And in that vein, she was, by some accounts, the easy winner of the New Statesman debate – warm, fresh, forceful, funny. She's popular. She may be a bit bonkers, as some say, but it's in a likeable way – and she does carry the crowd.
The polls must be a cause for concern for Labour voters. PoliticsHome shows the popularity rating of the four male candidates. They're minus. Negative. The least unpopular is Andy Burnham, almost certainly because no one knows who he is. The most unpopular is, obviously, Ed Balls at -39 points.
They have had the burden of office to carry. They haven't been able to say of Iraq, or top-up fees, or 90 days detention without trial that these decisions or proposals were "inconsistent, incoherent, indefensible". They are trapped by their responsible past. But with those three front-running males, it is possible that the more the public sees of them, the less we will like them. The fraternal rivalry between the Milibands is going to blow one day, and it'll only need to happen once.
Doubtless, in the unlikely event of her winning she would be mired in contradictions herself. But as the vote goes to the wider party she will be a fresh voice, a lively presence, careless of convention and one who has survived the pieties of the day. People like these things.
"The real danger," a Guardian writer said this week, "is that Diane Abbot might actually win." He also said: "It is a foolish error to give a leg-up to someone whose policies would guarantee a Conservative government at the next election."
Policies? Let's leave them to one side. They are just the measures; what's important is the men. Or in this case, the woman.
Diane Abbott: The CV
Full name Diane Julie Abbott
Born 27 September 1953
Education Harrow County Grammar School for Girls and then Newnham College, Cambridge, where she read history.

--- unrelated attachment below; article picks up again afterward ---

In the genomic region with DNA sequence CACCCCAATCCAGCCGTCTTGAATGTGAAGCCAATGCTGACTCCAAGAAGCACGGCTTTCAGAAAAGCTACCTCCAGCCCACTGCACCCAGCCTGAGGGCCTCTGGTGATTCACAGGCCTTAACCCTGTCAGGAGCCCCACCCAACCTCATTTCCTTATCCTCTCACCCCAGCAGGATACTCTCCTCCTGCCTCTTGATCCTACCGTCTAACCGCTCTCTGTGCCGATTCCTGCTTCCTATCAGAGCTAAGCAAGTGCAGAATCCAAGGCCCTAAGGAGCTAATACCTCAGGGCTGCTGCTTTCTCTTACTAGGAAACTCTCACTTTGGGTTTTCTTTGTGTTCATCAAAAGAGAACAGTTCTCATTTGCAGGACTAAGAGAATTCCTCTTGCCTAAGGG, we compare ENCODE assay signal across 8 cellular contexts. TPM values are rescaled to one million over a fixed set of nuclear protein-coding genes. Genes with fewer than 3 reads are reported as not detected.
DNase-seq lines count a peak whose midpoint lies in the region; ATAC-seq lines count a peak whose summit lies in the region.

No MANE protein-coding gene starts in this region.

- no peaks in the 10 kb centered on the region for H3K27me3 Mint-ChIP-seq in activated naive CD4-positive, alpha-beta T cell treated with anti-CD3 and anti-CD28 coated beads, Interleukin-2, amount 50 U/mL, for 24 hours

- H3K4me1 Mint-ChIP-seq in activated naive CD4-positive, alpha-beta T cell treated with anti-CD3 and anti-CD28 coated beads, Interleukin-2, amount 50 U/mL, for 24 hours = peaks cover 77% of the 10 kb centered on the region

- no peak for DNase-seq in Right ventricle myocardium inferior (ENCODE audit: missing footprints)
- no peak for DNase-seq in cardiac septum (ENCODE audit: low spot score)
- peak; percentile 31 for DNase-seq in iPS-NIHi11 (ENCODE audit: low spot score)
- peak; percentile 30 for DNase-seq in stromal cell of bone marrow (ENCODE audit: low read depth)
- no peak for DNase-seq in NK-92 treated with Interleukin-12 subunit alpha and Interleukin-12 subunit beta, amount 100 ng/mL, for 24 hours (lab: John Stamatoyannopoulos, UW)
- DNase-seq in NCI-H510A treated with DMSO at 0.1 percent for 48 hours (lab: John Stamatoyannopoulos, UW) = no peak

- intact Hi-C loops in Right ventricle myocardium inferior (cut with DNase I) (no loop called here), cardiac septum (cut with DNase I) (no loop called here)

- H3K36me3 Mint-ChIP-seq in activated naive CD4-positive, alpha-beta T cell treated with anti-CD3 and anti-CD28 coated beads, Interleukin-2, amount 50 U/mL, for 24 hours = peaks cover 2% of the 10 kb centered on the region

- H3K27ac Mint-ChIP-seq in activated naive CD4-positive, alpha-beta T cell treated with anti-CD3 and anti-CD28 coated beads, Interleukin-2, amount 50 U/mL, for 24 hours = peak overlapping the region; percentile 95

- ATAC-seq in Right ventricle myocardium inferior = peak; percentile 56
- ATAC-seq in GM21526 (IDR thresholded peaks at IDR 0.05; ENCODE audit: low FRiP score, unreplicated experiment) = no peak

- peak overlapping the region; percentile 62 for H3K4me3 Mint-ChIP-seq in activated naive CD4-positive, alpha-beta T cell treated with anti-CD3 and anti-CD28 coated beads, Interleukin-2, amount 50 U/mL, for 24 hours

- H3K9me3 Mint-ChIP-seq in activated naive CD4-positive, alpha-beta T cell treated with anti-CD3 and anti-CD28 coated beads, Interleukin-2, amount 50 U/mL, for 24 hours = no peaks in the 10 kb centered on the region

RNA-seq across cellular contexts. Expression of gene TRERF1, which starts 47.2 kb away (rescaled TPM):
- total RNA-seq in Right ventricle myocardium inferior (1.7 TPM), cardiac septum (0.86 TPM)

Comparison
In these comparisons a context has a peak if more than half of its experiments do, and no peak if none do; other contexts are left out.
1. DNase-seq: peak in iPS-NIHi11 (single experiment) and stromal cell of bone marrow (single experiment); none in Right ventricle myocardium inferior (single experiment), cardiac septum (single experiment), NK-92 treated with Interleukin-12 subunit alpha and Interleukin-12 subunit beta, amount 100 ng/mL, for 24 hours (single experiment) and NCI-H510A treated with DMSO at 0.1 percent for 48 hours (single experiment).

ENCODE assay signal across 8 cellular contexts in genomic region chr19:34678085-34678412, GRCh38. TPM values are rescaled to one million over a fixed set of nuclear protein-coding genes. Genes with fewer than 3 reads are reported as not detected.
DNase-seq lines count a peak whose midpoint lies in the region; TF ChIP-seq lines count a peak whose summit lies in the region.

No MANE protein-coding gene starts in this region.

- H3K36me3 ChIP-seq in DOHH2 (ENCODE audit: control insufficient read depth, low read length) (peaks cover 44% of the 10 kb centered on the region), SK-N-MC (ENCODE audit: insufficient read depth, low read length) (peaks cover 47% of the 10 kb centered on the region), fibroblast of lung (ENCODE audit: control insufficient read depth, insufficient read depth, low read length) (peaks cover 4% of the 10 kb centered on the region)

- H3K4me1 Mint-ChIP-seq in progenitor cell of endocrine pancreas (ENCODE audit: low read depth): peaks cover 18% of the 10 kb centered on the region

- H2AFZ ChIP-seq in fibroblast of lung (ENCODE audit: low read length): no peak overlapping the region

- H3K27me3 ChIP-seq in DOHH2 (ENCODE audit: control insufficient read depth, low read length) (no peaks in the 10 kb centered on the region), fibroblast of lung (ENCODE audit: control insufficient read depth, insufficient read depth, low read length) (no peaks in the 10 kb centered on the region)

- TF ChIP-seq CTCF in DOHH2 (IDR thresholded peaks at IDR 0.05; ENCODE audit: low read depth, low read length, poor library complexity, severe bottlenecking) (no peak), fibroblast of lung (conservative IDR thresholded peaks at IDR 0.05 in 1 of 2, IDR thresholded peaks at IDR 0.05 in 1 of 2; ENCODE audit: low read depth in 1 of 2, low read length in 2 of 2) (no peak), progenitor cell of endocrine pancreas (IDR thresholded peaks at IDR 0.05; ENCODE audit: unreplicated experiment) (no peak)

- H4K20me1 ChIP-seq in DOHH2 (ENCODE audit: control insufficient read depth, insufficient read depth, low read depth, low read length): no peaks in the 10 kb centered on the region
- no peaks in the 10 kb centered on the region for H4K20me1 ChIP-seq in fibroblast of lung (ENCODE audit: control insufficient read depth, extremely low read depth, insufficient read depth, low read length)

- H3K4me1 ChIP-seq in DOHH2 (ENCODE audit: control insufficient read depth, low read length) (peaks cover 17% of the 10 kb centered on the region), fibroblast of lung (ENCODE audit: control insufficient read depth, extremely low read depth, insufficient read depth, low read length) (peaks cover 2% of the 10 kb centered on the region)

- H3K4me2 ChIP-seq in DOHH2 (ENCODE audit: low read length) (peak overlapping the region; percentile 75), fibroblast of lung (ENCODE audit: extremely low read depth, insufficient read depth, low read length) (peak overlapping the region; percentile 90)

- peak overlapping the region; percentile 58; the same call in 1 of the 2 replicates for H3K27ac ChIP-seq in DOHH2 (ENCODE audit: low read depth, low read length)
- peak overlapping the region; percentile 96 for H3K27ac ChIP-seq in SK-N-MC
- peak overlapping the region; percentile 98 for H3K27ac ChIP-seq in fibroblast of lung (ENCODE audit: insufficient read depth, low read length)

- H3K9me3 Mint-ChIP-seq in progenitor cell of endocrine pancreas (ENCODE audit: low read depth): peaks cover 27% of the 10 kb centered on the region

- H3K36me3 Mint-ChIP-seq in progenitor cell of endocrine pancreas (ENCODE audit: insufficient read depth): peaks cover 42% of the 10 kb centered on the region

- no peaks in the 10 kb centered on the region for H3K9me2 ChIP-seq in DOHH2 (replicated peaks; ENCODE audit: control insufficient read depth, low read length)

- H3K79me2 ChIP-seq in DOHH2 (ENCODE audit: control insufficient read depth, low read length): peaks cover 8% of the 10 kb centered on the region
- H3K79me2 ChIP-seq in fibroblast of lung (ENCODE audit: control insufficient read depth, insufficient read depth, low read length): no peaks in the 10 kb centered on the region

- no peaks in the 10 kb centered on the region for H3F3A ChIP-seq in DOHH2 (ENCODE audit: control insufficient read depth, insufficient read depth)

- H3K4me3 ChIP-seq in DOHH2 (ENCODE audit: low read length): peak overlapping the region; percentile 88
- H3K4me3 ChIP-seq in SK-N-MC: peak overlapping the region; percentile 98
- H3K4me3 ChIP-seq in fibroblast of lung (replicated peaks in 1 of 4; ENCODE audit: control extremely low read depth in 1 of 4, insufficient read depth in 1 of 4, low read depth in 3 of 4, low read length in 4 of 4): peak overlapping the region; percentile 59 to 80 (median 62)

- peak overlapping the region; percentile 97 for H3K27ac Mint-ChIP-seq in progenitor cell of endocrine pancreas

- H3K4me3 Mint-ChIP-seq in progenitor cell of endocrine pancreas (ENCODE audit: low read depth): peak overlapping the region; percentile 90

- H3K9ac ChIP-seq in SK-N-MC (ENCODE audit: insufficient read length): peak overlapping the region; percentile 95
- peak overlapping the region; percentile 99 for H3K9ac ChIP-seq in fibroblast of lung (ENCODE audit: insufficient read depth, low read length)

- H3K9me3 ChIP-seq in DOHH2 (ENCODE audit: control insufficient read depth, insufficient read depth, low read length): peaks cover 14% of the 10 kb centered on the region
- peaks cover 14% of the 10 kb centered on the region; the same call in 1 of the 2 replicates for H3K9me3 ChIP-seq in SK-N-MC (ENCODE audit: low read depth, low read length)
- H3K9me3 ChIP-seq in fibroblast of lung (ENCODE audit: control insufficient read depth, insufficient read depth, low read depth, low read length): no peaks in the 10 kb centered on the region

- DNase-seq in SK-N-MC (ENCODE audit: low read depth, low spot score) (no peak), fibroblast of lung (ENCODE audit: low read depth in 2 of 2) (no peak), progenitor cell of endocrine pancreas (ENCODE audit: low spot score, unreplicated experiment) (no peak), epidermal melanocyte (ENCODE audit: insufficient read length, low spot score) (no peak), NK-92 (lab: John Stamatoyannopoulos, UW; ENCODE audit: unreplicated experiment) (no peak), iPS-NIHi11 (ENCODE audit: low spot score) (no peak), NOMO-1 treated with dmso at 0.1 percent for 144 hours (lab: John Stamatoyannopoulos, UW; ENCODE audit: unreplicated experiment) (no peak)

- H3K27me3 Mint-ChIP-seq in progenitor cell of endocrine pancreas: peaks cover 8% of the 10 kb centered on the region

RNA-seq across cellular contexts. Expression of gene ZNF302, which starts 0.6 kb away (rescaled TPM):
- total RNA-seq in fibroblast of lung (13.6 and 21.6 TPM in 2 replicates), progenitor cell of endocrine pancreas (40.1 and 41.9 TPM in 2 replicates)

Career before politics Administration trainee at the Home Office (1976 to 1978), race relations officer at the National Council for Civil Liberties (1978 to 1980). Researcher and reporter at Thames Television (1980 to1983), researcher and reporter at TV-AM (1983 to 1985). Press officer at the Greater London Council (1985 to 1986) and head of press and public relations at Lambeth Council (1986 to 1987).
Political career Member of Parliament for Hackney North and Stoke Newington since 1987, when she became the first black woman to be elected to the House of Commons. She became one of just four Members of Parliament from ethnic minorities.
Controversial moments A well-known left-wing rebel, Abbott rebelled against the Labour government on control orders, ID cards, Ghurka resettlement, the Heathrow third runway, the Lisbon Treaty, and 42 days detention. Her decision in 2003 to send her son to the private City of London School, was seen as hypocritical because she had previously criticised Tony Blair and Harriet Harman for sending their children to selective state schools. She herself admitted that her actions were "indefensible" and "intellectually incoherent".
Leadership Abbott announced on the Today programme that she would stand in the leadership contest. She complained that there was "little choice" between the other candidates, all white males. She secured the 33 nominations necessary to appear on the ballot paper only after the withdrawal of fellow left-wing candidate, John McDonnell, and a decision by David Miliband to get his supporters to nominate her.
Abbot has been a regular guest on the BBC's This Week, on the couch with her old schoolfriend, Michael Portillo. She has however recently stood down from the role for the duration of the leadership contest.